Monday, December 26, 2016


As always, here I am waffling. Just when I decide that composition simply doesn't matter a whit, content is the only thing that does, Chris Gampat and his crew of merry incompetents digs up Rachmael Pendragon, a NYC photographer who runs around with a large format camera taking pictures of attention seekers. Here are a couple of samples, notable for reasons I will get into in a moment:

There's more. Punk rockers and the like. Rachmael seems to want to be a sort of low-rent Arbus. More work here: Rachmael Pendragon.

Here's the thing that really bugs me about Rachmael's pictures: He has no concept of tonally separating his subjects from the backgrounds. In one of the pictures above he even places the black guy against a black background and simultaneously finds a light background for the white guy and, incredibly, a dark background for the white guy's dark hat. The only "proper" tonal separation here is the black guy's hair against a light background. This failure to separate is so frequent that he might be doing it on purpose. It's haphazard enough to make me wonder, though.

I used to say things that "composition helps to clarify the picture for the viewer" without explaining why or how, because that's what everyone does. There's some sort of vague BS about leading the eye around the frame and whatnot. That's rubbish. In Rachmael's pictures, in particular, we find the human faces instantly (duh) and look at them. Not only are the faces, the people, front and center, but our optical system is literally a face-finding machine. We don't actually need the tonal separation to know what's important. Rachmael's mis-composition is not leaving us unable to figure out his pictures. I don't even think it's making it more difficult.

And yet, and yet.

Obviously I have prejudices. If Chris Gampat's crew have picked out someone for mention, my assumption is that they're pretty bad. Anyone who affects a large format camera and a made-up-name (actually several made-up-names, "Sironar de Bergerac" haw haw haw among them) and takes pictures of attention whores can't be any good, right?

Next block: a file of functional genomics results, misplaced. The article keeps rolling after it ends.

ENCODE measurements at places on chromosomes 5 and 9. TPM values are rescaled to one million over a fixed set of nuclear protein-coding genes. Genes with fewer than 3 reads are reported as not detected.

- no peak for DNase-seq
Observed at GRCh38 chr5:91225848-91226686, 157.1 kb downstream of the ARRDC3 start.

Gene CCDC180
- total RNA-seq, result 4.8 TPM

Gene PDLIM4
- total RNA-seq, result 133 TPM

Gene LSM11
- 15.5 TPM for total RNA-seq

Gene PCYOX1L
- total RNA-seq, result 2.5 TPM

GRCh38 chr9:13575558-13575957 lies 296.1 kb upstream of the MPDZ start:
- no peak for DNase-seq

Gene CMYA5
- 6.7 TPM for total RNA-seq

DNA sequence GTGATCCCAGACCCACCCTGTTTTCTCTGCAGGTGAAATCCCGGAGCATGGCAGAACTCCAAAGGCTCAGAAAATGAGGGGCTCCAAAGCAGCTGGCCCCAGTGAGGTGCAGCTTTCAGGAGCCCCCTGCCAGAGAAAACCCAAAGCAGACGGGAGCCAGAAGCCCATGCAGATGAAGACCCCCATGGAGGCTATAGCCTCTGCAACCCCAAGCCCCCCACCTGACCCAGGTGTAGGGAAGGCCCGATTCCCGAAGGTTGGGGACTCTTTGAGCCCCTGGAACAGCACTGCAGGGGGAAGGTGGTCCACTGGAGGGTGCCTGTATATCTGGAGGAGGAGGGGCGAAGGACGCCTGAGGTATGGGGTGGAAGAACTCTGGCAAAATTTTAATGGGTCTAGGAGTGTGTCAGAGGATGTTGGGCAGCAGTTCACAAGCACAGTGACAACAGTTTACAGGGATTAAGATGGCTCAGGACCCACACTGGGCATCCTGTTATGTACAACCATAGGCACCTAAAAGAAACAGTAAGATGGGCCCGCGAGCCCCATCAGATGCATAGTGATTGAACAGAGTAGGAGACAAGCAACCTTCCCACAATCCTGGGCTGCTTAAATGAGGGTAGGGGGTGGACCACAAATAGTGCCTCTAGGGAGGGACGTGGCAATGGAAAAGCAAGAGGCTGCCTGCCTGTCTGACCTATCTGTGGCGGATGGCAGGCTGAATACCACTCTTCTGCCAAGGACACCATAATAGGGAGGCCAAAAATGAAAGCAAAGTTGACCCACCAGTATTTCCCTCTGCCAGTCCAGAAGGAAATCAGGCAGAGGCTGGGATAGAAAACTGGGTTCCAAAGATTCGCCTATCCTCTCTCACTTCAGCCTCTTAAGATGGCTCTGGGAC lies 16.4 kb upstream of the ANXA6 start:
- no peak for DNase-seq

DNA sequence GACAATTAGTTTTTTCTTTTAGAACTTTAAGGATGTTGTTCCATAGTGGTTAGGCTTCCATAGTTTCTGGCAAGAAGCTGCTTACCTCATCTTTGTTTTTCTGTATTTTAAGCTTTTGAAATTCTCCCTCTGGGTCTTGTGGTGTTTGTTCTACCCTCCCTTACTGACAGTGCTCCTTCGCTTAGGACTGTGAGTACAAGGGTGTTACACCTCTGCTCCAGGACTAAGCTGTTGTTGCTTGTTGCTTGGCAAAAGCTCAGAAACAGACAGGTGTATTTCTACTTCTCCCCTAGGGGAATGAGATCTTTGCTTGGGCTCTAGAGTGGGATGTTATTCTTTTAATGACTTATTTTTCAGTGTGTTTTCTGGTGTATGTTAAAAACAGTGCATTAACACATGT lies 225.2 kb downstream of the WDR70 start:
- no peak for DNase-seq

I am trying to dig through these prejudices and see if the pictures still bug me. If they do, I would very much like to know why they bug me.


  1. they're patchwork pictures - not in the way they were made ("patchwork" mostly drags one off to a stuck-together-at-random place, Frankenstein or whathaveyou) but in the visual texture presented - for a while I was trying to persuade someone to go ALL TEXTURE in their photos, or at least do a series on it, as they were doing some work with natural mosses and stone and so on where the admittedly well-chosen and well-treated Subject was accompanied by some truly magnificent textures, in colour no less.
    These look like large-grain visual texture to me, with the Exact Same Annoying-as-F*ck artist-injected artifice as the Mona Lisa - in the latter the maddeningly distracting look-at-her-mouth-is-she-smiling-look-at-her-eyes-is-she-smiling ad nauseum, and in the former (B&W) texture-texture-FACE!-texture. yes, it's annoying to have your face-recognition wetware activated like that… but kind of intriguing, if the photographer would go just a bit more whole-hog on it?
    merry christmas all!

  2. What I see is a complete insensitivity to light and technique. Just because it was shot on 8x10 doesn't make it automatically better. You need to be aware of the direction and quality of light, expose it correctly, process it for how it was exposed, and either scan or print it so one can see details.

    You gotta have your technique down before you can communicate properly. Photography is a language, and technique is it's grammar. It's a chore to learn, but once you learn it you can use it. However without it no one will know what the hell you're saying.